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Libya and Iran lead OPEC oil production increases; US to hit new high
Middle East Economic Survey (MEES), the authoritative oil-industry newsletter, has published a short survey of OPEC oil output trends, and output trends of other major exporters.
The 14 OPEC members produced an average of 32.49 million barrels per day (mn b/d) during 2017, the second highest on record. This was a little less than the 32.62 mn b/d produced in 2016, which was the highest on record.
Saudi Arabia is by far the biggest OPEC producer, with average wellhead production of 9.97 mn b/d in 2017. Iraq and Iran were the second and third biggest producers, with 4.43 mn b/d and 3.79mn b/d. The UAE produced 2.9 mn b/d.
The slight fall in OPEC’s 2017 production occurred despite significant increases by Iran and Libya. But these increases were offset by voluntary reductions by Saudi Arabia, and involuntary reductions by Venezuela.
MEES notes that:
Iranian production grew by 360,000 b/d in 2017 (and it grew by 580,000 b/din 2016) as a result of the easing of international sanctions in January 2016. However, MEES says that the pace of change slowed towards the end of 2016 and that, “The low-hanging fruit is gone and further sizeable gains look to be dependent on securing foreign investment and expertise.” MEES notes that the launch of a new Iranian oil contract model – designed to encourage foreign investment – has not gone as planned and that the only finalised contract has been the deal signed with Total and China’s CNPC to produce condensate (not crude oil) from the South Pars Field.
Libyan production increased by 440,000 b/d to an average of 820,000 b/d in 2017. It averaged 980,000 b/d in December. At OPEC’s November meeting, Libya was reported to have agreed not to produce above its 2017 levels during 2018 (MEES takes this to mean that during 2018 Libya will not exceed its highest 2017 production rate, which was 1.02 mn b/d). MEES notes that the production gains are indicative of the unstable security situation and that they, “frequently prove fleeting and cannot be relied on as permanent.”
Venezuela’s average production of 1.95mn b/d in 2017 was 320,000 b/d lower than in 2016, and production in December 2017 was down to 1.78 mn b/d. MEES comments that, “Further falls look inevitable,” citing the on-going political and economic crisis, including the dismissal in November of Oil Minister Eulogio del Pino, an experienced industry figure who had previously run the state-owned oil company PdVSA, and his replacement with Major General Manuel Quevedo, who MEES says has no industry experience.
Looking beyond OPEC, MEES notes that:
Russian production is running around 10.93 mn b/d in line with its commitment to cut 300,000 from its end-2016 figures.
The world's biggest oil producer is the United States (US), and it is set to become even bigger as a result of increasing production from shale oil. Specifically:
US crude oil production will rise by nearly 1 mn b/d to average 10.27 mn b/d in 2018, according to the US government’s Energy Information Administration (EIA). It is expected to reach 10.6 mn b/d in 2019, the IEA says, reaching 11 mn b/d towards the end of that year. These predictions are based on a price of $55/B for West Texas Intermediate (WTI) in 2018 and $57/B in 2019.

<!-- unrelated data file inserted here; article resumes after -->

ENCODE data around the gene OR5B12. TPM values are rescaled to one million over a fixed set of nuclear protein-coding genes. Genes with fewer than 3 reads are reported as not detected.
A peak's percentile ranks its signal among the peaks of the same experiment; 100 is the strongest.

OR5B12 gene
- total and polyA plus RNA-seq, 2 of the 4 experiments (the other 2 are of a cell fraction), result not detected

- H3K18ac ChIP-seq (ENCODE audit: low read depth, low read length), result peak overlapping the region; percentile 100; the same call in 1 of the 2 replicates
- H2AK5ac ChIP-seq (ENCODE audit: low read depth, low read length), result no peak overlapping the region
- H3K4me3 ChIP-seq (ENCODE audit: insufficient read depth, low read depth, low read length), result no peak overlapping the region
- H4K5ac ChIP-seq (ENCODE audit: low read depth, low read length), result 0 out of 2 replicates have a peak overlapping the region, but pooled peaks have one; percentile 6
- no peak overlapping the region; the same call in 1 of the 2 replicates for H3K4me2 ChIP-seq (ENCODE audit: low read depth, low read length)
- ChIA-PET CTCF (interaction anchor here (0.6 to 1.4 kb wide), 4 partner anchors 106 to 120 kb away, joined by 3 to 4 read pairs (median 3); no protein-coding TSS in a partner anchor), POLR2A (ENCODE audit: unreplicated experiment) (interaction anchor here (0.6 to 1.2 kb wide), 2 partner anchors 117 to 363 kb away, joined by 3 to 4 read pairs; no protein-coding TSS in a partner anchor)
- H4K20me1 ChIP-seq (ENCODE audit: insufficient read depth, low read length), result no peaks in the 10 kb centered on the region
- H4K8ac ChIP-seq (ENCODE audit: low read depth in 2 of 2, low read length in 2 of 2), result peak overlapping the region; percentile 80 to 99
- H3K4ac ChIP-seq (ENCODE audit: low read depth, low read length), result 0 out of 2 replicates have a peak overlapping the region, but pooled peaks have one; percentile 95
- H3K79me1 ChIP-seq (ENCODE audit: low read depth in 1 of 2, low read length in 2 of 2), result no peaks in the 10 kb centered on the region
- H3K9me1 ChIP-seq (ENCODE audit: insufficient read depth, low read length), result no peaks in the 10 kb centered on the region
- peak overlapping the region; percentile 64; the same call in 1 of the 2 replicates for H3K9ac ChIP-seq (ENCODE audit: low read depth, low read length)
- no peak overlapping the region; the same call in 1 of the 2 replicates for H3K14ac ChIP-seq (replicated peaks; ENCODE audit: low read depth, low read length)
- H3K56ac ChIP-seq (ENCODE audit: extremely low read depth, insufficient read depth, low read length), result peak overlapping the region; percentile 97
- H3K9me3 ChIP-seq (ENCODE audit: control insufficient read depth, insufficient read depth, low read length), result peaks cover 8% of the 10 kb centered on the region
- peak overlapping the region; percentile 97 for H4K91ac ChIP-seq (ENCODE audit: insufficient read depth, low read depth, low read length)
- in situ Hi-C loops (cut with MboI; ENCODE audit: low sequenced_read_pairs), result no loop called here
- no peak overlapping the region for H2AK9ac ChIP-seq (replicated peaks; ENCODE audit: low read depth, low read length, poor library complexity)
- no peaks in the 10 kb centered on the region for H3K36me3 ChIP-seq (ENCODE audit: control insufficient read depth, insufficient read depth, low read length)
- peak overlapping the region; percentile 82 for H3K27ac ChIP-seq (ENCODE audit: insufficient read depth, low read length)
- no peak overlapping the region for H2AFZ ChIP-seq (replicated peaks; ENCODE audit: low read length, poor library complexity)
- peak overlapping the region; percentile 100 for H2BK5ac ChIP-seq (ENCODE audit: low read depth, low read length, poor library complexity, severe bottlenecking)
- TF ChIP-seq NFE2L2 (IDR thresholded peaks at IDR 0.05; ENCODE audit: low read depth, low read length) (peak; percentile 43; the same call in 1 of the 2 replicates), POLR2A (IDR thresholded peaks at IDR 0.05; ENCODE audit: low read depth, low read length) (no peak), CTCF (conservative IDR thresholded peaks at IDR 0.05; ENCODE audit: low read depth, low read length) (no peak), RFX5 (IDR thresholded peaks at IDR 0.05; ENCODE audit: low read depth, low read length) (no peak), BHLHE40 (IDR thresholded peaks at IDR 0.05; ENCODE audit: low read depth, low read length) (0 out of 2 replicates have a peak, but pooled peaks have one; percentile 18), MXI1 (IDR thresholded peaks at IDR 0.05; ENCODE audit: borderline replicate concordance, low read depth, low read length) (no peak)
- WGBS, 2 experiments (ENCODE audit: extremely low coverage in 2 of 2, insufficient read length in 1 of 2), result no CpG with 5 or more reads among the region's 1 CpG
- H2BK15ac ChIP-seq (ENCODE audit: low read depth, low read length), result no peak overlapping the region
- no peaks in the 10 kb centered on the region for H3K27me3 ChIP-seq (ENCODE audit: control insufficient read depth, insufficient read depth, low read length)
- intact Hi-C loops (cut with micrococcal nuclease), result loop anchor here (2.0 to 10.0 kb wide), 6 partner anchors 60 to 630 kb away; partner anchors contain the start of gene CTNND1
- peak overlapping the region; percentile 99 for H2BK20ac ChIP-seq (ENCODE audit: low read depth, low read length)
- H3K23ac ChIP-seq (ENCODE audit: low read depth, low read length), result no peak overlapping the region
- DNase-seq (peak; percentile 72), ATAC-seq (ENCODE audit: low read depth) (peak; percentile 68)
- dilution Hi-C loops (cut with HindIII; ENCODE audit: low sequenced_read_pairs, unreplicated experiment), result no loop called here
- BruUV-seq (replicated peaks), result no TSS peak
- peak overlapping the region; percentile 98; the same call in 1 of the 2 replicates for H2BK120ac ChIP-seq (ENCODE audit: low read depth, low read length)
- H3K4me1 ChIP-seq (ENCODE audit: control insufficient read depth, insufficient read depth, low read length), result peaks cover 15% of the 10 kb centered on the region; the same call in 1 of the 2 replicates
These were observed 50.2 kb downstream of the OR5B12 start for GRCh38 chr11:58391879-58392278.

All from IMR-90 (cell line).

Oil prices have been firming since August 2017, with WTI consistently exceeding $55/B since November, and rising above $60/B this year.
The highest ever US crude oil production was 10.052 mn b/d in November 1970. This record is expected to be broken within the next few weeks, MEES says.
The United States produces significant amounts of natural gas liquids (NGLs) and when these are added to the crude oil figures, total US output stood at 13 mn b/d in 2017, making the US a bigger oil producer than Saudi Arabia or Russia. Combined crude and NGL production is due to rise to 14.4mn b/d in 2018 and 15.4mn b/d in 2019, according to the IEA.
Increased US production during 2017 has been driven by shale oil gains. Shale oil production is provisionally estimated at 6.31 mn b/d in December 2017, compared to 5.17 mn b/d a year before.
The result of this increased oil production, MEES says, is that in 2017 the US output exceeded 75% of oil demand for the first time in 45 years (and possibly longer). This coverage ratio is expected to rise to 80.4% in 2019 as increased production rises faster than increased demand.
However, the picture is more complicated than these figures imply. Much of US oil production comprises light sweet oil (particularly shale oil), whereas US refineries are designed for heavier crude. As a result, the US has to import larger quantities than the net production/demand calculation would imply. In 2017, the US imported 7.90 mn b/d.
Middle East Economic Survey is a subscription-based newsletter based in Cyprus that has been reporting on oil and economic developments in the Middle East since 1957. www.mees.com
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